McAfee: beware sponsored search results

The security company believes search companies are placing profits ahead of protecting users from dangerous advertising links

All the major search engines return "risky" Web sites in their search results for popular keywords, according to a report by antivirus vendor McAfee. In the worst cases, users who click on malicious sponsored links risk having their machines compromised by hackers.

Google, Yahoo, MSN, AOL and Ask.com were all tested by experts from McAfee SiteAdvisor, which reports on Web site security.

Ask.com was found to return the highest number of undesirable sites, at 6.1 percent of searches, while MSN was safest at 3.9 percent. Google, currently the world's largest search engine, tied with AOL with 5.3 percent of search results being "risky".

"We see many instances when search engines lead users to dangerous content," said McAfeee. "Users can't count on search engines to protect them; on the contrary, we find that search result rankings often do not reflect site safety."

Dangerous Web pages identified by McAfee included phishing sites designed to steal sensitive user information, sites that attempt to compromise a user's PC, and those that send high volumes of spam. Other sites attempted to install spyware, software that monitors users without their consent and can be used by hackers to remotely control a computer.

Sponsored links were found to be particularly dangerous, and were up to four times as likely to be dangerous.

"Users are at especially high risk when visiting search engine advertisers — even though search engines are well equipped to impose strict guidelines on sites buying prominent placement," McAfee said in its report.

In principle, the listing rules, ranking rules, and advertising policies used by search engines should shield users from bad advertising practices. However, McAfee said that profit motivations had shifted search engines' ranking methodologies.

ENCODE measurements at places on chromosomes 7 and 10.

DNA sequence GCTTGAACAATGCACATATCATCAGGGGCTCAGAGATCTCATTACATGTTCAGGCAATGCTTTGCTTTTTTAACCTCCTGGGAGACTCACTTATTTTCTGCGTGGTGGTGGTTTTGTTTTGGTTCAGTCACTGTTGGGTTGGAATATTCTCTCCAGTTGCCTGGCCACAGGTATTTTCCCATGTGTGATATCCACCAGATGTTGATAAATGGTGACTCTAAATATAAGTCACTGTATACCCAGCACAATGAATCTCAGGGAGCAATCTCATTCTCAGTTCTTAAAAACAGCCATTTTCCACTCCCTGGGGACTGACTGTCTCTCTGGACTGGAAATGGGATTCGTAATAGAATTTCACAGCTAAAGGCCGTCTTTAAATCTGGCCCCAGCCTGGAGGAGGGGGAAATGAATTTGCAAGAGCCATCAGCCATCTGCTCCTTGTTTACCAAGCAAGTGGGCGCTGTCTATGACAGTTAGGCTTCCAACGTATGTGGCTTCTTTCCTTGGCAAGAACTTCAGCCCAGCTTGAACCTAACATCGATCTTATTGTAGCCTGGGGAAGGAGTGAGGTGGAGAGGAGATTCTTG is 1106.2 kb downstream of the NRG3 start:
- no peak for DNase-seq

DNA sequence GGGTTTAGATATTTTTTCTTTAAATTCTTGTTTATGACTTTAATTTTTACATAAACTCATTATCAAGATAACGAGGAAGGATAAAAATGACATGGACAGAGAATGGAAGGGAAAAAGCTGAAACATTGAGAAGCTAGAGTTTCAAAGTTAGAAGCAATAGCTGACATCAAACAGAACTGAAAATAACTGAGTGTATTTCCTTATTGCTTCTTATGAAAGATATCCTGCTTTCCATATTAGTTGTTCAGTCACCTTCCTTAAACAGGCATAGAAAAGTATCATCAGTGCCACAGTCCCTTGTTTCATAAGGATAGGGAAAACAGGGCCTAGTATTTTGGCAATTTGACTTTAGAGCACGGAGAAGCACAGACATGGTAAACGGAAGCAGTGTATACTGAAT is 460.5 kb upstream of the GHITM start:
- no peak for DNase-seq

"Prominent results often reflect solely a site's willingness to pay rather than its quality, relevance, or safety," McAfee said in the report.

Greg Day, security analyst for McAfee, told ZDNet UK that the next logical step in the future was for search engine companies to partner with security vendors to provide users with more secure search results, as a market differentiator.

"We're seeing more Internet misuse, so it's advantageous for search engines to give only safe data [to users] — that would be a huge differentiator," said Day.

As many as 72 percent of results led to dangerous sites for the riskiest keywords studied. Businesses were asked to warn employees that particularly dangerous keywords include "free screensavers", "bearshare", "Kazaa", "download music", and "free games". McAfee excluded explicit keywords from its results.

While businesses tend to be better protected than home users, McAfee said enterprises were still at risk from employees unwittingly installing malicious code, and still had to deal with the costs of spam, junk email and cleaning up pop-ups.

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